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CAB: BJP sows seeds of strife across South Asia

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Both Houses of Parliament earlier this week approved the Citizenship (Amendment) Bill after some Opposition resistance in the Upper House. The Janata Dal (United), which rules Bihar in alliance with the BJP, and the Biju Janata Dal, ruling Odisha, betrayed their origins and the core philosophies of their founders by backing the government. Home minister Amit Shah, replying to the Opposition criticism, justified the bill as necessary to alleviate the religious persecution of minorities in Pakistan, Afghanistan and Bangladesh. Diplomatic implications evaded him in tarring three nations with the same brush, quoting incidents ad nauseum from Afghanistan under the Taliban, deposed in 2001, Bangladesh under non-Awami League governments or even acknowledging that Pakistan’s Sunni radical evangelism persecutes Islamic groups like the Shias and even more so the 10-20 million Ahmadiyyas.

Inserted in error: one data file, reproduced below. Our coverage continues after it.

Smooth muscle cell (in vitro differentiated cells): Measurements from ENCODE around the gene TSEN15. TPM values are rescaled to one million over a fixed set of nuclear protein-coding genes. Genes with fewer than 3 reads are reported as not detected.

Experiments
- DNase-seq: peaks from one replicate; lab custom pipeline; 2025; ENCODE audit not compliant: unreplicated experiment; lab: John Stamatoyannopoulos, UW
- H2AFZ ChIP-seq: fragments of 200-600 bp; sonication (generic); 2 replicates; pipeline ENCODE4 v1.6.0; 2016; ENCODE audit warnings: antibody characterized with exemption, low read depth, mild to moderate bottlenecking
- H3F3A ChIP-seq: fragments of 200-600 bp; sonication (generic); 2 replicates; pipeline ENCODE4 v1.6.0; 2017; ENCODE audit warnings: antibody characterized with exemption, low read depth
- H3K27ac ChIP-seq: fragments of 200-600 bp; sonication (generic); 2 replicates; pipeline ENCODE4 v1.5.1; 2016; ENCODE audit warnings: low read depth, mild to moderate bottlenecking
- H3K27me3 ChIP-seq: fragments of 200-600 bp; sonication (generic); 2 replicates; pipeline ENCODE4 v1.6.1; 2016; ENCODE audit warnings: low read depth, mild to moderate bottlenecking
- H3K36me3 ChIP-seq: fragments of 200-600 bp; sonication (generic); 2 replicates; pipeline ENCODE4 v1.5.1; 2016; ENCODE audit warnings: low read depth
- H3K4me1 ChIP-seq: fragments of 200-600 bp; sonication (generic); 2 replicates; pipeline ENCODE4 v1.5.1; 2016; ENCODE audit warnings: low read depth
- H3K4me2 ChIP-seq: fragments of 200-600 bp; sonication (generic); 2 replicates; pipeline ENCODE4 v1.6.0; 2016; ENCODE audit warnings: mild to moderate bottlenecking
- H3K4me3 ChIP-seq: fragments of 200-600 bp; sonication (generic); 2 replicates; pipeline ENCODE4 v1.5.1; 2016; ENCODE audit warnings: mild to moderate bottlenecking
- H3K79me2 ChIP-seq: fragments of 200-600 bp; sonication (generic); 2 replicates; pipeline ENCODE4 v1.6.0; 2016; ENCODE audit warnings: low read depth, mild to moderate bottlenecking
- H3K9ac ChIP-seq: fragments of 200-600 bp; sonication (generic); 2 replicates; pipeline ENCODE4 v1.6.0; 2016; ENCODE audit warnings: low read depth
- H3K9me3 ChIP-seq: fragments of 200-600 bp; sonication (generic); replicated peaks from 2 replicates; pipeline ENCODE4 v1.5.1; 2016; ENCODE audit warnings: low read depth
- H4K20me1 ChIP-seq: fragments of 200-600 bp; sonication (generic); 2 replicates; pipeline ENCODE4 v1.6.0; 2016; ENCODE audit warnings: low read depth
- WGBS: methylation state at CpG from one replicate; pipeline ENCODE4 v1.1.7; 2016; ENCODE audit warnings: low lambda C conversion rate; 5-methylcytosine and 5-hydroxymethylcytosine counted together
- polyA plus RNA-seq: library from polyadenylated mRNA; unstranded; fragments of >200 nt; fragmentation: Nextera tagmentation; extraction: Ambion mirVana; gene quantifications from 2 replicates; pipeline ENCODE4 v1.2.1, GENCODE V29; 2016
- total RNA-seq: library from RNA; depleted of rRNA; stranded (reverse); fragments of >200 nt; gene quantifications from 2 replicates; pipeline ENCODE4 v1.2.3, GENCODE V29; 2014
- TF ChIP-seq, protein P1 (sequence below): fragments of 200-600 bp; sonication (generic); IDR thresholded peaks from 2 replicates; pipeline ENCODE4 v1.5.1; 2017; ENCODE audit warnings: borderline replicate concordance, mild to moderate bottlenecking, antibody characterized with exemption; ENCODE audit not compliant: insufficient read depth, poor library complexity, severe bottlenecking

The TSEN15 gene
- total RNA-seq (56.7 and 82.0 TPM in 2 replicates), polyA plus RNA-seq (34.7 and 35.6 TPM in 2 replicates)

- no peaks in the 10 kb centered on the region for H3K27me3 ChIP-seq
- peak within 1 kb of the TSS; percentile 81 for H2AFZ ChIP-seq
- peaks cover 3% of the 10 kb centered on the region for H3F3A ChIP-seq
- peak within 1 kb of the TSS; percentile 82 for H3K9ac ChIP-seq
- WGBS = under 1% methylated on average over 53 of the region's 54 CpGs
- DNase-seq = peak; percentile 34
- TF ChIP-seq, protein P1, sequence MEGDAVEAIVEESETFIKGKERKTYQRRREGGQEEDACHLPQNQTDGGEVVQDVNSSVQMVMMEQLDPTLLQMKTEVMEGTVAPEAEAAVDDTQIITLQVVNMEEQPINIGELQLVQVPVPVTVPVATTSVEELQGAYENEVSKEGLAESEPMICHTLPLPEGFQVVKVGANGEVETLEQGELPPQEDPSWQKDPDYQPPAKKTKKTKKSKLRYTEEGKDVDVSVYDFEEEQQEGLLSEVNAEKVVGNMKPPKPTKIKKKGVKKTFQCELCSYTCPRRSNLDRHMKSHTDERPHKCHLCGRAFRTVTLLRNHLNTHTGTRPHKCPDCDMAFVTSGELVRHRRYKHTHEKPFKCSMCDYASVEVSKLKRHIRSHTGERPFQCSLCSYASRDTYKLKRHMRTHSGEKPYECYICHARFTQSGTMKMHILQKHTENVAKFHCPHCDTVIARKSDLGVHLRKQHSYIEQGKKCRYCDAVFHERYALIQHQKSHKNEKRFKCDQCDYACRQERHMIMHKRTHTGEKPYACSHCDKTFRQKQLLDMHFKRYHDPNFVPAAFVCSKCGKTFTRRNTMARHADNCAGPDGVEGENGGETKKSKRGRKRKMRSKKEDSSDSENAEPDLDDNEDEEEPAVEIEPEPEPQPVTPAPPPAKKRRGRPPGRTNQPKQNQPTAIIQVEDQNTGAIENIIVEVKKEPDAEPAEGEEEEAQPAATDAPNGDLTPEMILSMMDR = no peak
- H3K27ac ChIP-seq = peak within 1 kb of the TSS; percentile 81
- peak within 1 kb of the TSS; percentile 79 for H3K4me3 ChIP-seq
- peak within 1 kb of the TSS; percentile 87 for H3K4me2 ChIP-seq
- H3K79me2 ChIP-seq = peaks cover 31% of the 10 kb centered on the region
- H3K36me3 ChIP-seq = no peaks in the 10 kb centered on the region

The amendment breaches not only Article 14 of the Constitution, on which the Supreme Court will rule, but even international human rights law as it has evolved since the 1948 Universal Declaration of Human Rights. Indian delegates helped frame that declaration, which remains the bedrock of international human rights law. Although driven by the disruption of European populations during World War II, India’s Constitution, adopted in 1950, reflects it in letter and spirit. Hence, equality of treatment under Article 14 is not extended merely to Indian citizens but any “person”. Therefore, even though India did not sign the 1951 Refugee Convention or the additional protocol of 1967, which universalised its application beyond Europe, India is bound by its spirit, if not its letter, as it is grounded in Article 14 of the........

© Deccan Chronicle